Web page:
A couple of weeks ago, I didn’t think I could be more proud of my soccer team. We had just faced a higher-ranked club in a tournament and managed to score goals against them even though we were shorthanded, having lost four people to injuries. It was our first tournament as a team, and my first tournament as a player.
This week, we had another chance to prove ourselves: Our club hosted a tournament that was attended by hundreds of teams from all over the region. With so many injured players and not a win to our name, I didn’t have high hopes going in. And things didn’t look good for us for a while—our goalkeeper broke two fingers on the field during the first game and is now out for the season! Without the time to find a substitute, we threw the first volunteer in front of the net and kept playing.
And then…we won. We won our first two games!
They were scrappy wins. 1–0 on Friday night, 2–1 on Saturday. Sunday afternoon, we stood on the field exchanging glances with our opponents in their white-and-gold jerseys.
“We have to win this,” I said to a teammate. We couldn’t afford to tie or to lose; only a win would get us through to the championship match.
It was a wild game, a constant back-and-forth against a group of girls who were clearly more technically skilled than we were. Our only hope was to keep them from scoring for as long as we could.
The match was still scoreless when we played a ball close to their goal and a girl from the other team shoved our forward to the ground in desperation. The referee’s whistle blew and a roar went up from all around the field: parents, players, coaches. The play was going to a penalty kick.
There’s a designated area close to each goal that’s called the penalty box. If a player breaks a rule—say they’re too close to their own goal when they foul the other team, or they touch the ball with their hands—the referee can call a penalty kick. That’s when a player from the non-rule-breaking team gets to stand 12 yards from the goal and make a shot, unblocked by anyone but the goalkeeper. Penalty kicks almost always result in goals; it takes considerable skill (and a good dose of luck) for a keeper to prevent the ball from going in.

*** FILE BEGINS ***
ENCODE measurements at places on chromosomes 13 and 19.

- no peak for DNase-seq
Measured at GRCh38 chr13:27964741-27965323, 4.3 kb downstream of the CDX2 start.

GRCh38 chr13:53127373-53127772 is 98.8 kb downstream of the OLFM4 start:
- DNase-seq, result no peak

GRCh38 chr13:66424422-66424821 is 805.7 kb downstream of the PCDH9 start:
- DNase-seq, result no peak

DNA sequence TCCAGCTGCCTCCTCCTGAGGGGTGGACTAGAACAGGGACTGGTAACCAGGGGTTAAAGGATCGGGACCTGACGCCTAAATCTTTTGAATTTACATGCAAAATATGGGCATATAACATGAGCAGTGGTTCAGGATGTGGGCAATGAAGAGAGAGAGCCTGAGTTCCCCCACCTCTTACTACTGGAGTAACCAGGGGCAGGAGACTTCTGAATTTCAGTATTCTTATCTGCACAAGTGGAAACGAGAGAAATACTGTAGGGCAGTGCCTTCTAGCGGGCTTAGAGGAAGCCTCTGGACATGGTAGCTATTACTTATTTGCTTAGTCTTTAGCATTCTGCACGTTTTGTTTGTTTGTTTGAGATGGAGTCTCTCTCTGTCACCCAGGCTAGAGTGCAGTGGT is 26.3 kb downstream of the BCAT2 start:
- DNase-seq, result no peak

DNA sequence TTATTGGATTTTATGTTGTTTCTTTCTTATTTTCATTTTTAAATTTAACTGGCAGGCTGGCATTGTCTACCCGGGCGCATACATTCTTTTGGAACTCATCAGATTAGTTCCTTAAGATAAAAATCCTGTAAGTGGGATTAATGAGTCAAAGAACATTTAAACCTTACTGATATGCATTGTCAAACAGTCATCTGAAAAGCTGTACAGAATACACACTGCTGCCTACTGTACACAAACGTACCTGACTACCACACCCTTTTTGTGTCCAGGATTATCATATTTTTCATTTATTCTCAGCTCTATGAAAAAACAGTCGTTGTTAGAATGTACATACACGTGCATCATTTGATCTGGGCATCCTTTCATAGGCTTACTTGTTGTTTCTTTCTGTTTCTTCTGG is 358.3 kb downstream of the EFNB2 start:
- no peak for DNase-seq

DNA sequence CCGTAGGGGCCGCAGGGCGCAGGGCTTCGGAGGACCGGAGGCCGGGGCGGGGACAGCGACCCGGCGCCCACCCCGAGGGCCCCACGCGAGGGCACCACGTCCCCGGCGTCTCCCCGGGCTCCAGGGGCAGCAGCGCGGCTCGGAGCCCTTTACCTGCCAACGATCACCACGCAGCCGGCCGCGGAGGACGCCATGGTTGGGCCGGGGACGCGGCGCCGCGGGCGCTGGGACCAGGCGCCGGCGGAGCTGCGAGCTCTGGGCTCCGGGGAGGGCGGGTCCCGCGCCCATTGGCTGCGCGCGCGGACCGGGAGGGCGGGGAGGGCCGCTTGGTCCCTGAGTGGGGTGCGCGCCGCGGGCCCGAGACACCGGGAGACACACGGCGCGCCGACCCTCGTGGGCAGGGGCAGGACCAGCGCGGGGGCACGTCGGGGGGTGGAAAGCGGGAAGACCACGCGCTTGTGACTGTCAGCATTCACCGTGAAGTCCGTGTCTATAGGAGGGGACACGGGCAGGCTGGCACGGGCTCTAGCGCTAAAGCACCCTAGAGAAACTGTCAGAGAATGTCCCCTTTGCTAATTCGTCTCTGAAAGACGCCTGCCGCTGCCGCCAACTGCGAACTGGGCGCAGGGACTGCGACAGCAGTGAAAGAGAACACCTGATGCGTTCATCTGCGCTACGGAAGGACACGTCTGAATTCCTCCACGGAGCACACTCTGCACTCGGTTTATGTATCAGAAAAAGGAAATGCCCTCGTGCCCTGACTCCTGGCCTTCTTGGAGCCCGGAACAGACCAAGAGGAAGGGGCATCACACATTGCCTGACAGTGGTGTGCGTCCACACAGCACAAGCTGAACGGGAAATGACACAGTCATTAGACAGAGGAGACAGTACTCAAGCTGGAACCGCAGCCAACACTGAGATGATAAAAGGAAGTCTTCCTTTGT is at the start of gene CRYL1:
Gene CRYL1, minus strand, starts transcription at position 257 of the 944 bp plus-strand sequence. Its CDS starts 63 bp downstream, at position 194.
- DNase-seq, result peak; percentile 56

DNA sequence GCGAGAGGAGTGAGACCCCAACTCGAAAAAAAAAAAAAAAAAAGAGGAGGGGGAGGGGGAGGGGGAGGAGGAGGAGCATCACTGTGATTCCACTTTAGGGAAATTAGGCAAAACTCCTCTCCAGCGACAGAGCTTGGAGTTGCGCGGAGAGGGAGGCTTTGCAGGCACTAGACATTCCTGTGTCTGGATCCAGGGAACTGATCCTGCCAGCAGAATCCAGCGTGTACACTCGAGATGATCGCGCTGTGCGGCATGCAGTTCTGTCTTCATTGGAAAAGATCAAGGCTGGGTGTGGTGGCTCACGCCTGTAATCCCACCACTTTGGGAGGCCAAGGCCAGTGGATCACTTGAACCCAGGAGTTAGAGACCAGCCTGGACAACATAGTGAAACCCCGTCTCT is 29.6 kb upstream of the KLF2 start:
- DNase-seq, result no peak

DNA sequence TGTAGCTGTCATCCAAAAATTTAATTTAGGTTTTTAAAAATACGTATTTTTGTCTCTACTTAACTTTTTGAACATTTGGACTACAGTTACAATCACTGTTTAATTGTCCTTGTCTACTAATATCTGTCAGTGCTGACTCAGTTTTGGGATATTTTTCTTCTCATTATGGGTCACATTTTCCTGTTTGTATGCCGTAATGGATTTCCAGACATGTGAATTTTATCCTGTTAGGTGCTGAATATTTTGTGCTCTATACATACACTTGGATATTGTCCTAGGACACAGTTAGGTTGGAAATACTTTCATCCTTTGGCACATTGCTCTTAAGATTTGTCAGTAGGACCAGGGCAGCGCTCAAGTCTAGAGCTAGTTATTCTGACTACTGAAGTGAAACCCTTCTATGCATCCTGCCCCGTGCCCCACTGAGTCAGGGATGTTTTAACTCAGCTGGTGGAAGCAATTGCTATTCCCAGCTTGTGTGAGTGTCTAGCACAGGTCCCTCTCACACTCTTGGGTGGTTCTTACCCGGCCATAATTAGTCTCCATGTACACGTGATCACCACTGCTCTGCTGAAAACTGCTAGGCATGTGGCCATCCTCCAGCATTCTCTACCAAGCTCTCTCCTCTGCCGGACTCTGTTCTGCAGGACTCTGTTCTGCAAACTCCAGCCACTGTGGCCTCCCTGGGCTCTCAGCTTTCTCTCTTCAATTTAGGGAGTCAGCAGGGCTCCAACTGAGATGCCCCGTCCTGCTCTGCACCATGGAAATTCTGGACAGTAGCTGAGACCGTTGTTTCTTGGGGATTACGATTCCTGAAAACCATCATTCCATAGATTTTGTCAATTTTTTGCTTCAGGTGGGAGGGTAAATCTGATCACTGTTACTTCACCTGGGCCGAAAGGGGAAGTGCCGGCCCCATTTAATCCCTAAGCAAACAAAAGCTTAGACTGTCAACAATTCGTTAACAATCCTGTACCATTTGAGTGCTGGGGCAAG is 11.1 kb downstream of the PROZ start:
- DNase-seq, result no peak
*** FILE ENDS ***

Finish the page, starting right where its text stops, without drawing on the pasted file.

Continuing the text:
It was our substitute goalie who ran the length of the field to take the kick, sank the ball into the net, and put us up 1–0. And that was how the game stayed to the end.
When the final whistle blew, none of us could believe we had won. We sprinted around hugging each other, hyped up on adrenaline. I found out later that our opponents were ranked 12th in their state, and yet our scrappy little team managed to stop them from scoring for an entire game.
“You played fantastic. Fantastic,” said our coach in the huddle after the game. “We meet back here in half an hour. We have a championship to win.”
On to game number four. We were up against the very team we had lost to in the last tournament. My only responsibility as a center defender was to stop them from scoring at all costs.
They didn’t score. The game was 0–0 after the full regulation time. It was still 0–0 after 10 minutes of overtime.
Soccer players can’t keep going forever. Eventually, the only way to settle a match is through a penalty shootout: Each team gets five kicks, and whoever scores more wins.
We didn’t win.
We missed only one of our penalty kicks, but it was enough to give us the loss. As disappointed as we all were, I forced myself to keep my head high. Both of the teams we played in this tournament Sunday were ranked higher than we were, but we beat one of them and took the other to the most dramatic end possible to a soccer match. That is something to be proud of, and I think we all understood that on some level. We took our team photo with our finalists’ medals around our necks and tears of joy and frustration in our eyes. ♦